The drone future
In a never-ending poursuit of a better future, which mesures, inventions and decisions could prove themselves to be the most effective and make a considerable impact? The role of architects shouldn’t be underestimated: more and more projects on huge scales are being launched, all of them orientated towards the resolution of global problems. One of them concerns a construction of cargo drone routes in Africa. The project, which is a collaboration between Redline partners, such as Afrotech, École polythenique fédérale de Lausanne (EPFL) and Norman Foster Foundation, proposes the droneport as a solution to infrastructural problem in Africa.
Lack of roads constitutes a huge obstacle for the economic growth of the countries as well as for the improvement of life conditions. As insists the architect Norman Foster, “Africa is the continent where the gap between the population and infrastructural growth is increasing expotentially” so it is necessary to think of urgent solutions, and more importantly, efficient solutions. The response of the team is the concept of drones which could carry blood and other life-saving supplies over 100 kilometres at minimal cost (the project emphasizes the fact that every year 450, 000 people die from Malaria and 100, 000 from Sickle Cell disease, and huge percentage of these deaths are due to lack of blood). As it would require an enormous (if not impossible) effort to build the routes to satisfy the needs of the rapidly growing population, the use of air space and drones would do “more with less” (as in words of sir Norman Foster).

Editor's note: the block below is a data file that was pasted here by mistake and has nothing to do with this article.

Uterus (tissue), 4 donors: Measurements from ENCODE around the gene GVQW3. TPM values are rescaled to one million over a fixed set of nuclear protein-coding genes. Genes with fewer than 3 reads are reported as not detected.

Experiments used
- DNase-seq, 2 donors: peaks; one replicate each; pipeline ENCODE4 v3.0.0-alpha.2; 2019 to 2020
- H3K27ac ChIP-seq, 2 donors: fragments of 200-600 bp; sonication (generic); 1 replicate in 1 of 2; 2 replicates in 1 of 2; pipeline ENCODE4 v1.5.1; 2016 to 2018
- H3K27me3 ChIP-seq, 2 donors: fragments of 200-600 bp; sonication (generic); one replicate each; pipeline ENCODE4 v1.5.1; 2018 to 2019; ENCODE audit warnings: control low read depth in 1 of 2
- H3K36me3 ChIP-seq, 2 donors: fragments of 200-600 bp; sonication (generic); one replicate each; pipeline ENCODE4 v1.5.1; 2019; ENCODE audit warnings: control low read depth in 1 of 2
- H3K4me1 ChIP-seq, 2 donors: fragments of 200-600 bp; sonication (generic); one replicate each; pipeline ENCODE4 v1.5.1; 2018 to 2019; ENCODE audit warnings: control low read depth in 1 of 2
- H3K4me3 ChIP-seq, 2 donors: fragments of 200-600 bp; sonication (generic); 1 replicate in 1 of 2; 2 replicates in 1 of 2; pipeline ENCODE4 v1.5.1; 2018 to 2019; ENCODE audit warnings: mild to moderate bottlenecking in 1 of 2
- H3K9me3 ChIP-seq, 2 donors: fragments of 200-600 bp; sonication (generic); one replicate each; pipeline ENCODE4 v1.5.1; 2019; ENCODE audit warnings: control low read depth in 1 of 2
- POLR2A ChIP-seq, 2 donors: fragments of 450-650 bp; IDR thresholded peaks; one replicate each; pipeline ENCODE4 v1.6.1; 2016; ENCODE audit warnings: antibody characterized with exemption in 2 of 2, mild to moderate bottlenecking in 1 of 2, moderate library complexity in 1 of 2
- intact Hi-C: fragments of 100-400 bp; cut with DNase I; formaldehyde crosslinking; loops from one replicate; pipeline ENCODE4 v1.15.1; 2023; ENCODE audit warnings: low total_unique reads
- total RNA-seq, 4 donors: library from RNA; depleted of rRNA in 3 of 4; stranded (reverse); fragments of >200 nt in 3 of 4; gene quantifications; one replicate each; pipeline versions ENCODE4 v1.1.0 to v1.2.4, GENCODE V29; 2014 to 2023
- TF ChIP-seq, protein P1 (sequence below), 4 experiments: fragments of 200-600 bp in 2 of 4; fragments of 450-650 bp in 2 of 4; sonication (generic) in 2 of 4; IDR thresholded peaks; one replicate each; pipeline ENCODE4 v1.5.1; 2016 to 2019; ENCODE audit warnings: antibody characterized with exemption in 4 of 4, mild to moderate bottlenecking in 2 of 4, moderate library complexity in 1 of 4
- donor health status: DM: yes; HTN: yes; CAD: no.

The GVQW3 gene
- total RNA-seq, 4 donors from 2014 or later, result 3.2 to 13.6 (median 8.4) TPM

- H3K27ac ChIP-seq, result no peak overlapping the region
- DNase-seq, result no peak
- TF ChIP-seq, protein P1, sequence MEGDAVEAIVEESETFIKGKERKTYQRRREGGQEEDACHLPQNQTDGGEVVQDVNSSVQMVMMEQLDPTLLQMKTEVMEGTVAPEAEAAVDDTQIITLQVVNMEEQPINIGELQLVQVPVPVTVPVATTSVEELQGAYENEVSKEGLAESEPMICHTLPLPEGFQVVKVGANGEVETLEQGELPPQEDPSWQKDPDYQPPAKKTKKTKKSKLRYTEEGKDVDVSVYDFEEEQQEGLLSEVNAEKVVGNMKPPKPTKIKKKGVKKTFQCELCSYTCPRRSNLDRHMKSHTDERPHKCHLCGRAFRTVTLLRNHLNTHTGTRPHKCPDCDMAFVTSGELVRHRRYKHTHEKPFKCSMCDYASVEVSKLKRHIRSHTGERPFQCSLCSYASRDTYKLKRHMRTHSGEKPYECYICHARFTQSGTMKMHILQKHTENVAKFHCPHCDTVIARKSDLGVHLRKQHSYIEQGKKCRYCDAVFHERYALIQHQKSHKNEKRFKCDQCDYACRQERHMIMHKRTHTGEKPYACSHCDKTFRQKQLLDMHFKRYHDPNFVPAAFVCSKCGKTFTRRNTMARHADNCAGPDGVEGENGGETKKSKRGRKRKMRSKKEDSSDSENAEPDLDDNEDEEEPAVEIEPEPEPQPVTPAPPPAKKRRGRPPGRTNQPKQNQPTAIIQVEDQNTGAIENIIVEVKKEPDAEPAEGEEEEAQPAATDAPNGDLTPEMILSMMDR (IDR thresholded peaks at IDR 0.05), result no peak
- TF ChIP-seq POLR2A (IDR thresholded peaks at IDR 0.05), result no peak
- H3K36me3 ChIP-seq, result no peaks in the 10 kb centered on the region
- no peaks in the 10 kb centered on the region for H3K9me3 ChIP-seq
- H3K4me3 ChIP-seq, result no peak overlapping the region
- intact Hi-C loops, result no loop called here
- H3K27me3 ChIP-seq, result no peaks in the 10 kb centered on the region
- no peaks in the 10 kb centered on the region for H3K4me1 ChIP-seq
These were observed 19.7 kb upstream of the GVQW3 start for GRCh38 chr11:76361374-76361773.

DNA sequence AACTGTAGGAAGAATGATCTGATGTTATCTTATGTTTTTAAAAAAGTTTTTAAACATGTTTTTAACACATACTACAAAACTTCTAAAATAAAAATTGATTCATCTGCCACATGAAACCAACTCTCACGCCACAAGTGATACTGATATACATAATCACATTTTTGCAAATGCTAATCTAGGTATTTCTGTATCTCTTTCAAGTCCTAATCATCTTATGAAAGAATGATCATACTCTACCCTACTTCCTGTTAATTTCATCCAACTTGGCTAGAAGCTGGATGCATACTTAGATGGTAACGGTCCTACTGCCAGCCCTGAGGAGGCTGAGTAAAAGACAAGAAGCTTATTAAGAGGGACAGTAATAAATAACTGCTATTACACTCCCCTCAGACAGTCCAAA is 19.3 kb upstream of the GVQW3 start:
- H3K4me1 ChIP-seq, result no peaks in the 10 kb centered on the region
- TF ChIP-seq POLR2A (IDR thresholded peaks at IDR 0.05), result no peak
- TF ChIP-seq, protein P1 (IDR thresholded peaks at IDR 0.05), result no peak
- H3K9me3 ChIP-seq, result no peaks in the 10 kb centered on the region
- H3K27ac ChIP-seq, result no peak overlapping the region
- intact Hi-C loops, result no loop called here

Two networks would be used for diferent concerns: one for carrying life-saving supplies (Redline) and another one for commercial use (Blueline). The first destination of a droneport chosen is the country of Rwanda. The initial plan for three buildings should be completed by 2020.
How would such an airport look like? Already having much experience with building airports, the Foster + Company project sets themselves a new challenge with the droneport conception. The materials needed for a station, such as clay and boulders can be found in local sources so the expenses of transportation could be avoided. In addition, the structure can be easily built by the local people – the initiators of the project hope that people, once having the knowledge of building the droneports, could also contribute to promising inventions in the future. The station wouldn’t be only a place for the landing of drones – a health clinic, digital fabrication shop, a post and courier room, e-commerce trading tub would play an equal part in the importance of the station in the improvement of local life.